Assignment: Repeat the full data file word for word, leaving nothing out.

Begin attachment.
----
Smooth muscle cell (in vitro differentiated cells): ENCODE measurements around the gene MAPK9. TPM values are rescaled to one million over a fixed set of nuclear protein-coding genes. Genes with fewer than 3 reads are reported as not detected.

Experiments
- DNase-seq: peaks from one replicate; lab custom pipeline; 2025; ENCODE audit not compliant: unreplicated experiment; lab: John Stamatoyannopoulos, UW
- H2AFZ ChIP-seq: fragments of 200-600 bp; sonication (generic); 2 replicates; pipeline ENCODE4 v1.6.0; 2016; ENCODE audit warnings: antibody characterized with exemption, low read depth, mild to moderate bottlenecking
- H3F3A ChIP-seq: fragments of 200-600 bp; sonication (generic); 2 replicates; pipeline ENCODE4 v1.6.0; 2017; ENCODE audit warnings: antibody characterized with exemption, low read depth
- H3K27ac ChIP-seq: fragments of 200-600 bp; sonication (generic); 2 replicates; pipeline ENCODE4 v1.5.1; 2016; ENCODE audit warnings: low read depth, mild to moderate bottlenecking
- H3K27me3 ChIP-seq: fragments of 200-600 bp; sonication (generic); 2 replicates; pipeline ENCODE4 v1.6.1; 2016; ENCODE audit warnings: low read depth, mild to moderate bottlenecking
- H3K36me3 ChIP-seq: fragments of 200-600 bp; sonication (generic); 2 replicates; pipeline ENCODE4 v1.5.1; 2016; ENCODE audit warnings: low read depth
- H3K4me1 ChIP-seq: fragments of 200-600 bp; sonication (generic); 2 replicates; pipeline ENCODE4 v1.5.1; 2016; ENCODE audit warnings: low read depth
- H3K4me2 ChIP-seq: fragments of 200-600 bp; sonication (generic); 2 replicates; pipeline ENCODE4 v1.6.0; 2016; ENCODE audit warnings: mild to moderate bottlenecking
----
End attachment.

Smooth muscle cell (in vitro differentiated cells): ENCODE measurements around the gene MAPK9. TPM values are rescaled to one million over a fixed set of nuclear protein-coding genes. Genes with fewer than 3 reads are reported as not detected.

Experiments
- DNase-seq: peaks from one replicate; lab custom pipeline; 2025; ENCODE audit not compliant: unreplicated experiment; lab: John Stamatoyannopoulos, UW
- H2AFZ ChIP-seq: fragments of 200-600 bp; sonication (generic); 2 replicates; pipeline ENCODE4 v1.6.0; 2016; ENCODE audit warnings: antibody characterized with exemption, low read depth, mild to moderate bottlenecking
- H3F3A ChIP-seq: fragments of 200-600 bp; sonication (generic); 2 replicates; pipeline ENCODE4 v1.6.0; 2017; ENCODE audit warnings: antibody characterized with exemption, low read depth
- H3K27ac ChIP-seq: fragments of 200-600 bp; sonication (generic); 2 replicates; pipeline ENCODE4 v1.5.1; 2016; ENCODE audit warnings: low read depth, mild to moderate bottlenecking
- H3K27me3 ChIP-seq: fragments of 200-600 bp; sonication (generic); 2 replicates; pipeline ENCODE4 v1.6.1; 2016; ENCODE audit warnings: low read depth, mild to moderate bottlenecking
- H3K36me3 ChIP-seq: fragments of 200-600 bp; sonication (generic); 2 replicates; pipeline ENCODE4 v1.5.1; 2016; ENCODE audit warnings: low read depth
- H3K4me1 ChIP-seq: fragments of 200-600 bp; sonication (generic); 2 replicates; pipeline ENCODE4 v1.5.1; 2016; ENCODE audit warnings: low read depth
- H3K4me2 ChIP-seq: fragments of 200-600 bp; sonication (generic); 2 replicates; pipeline ENCODE4 v1.6.0; 2016; ENCODE audit warnings: mild to moderate bottlenecking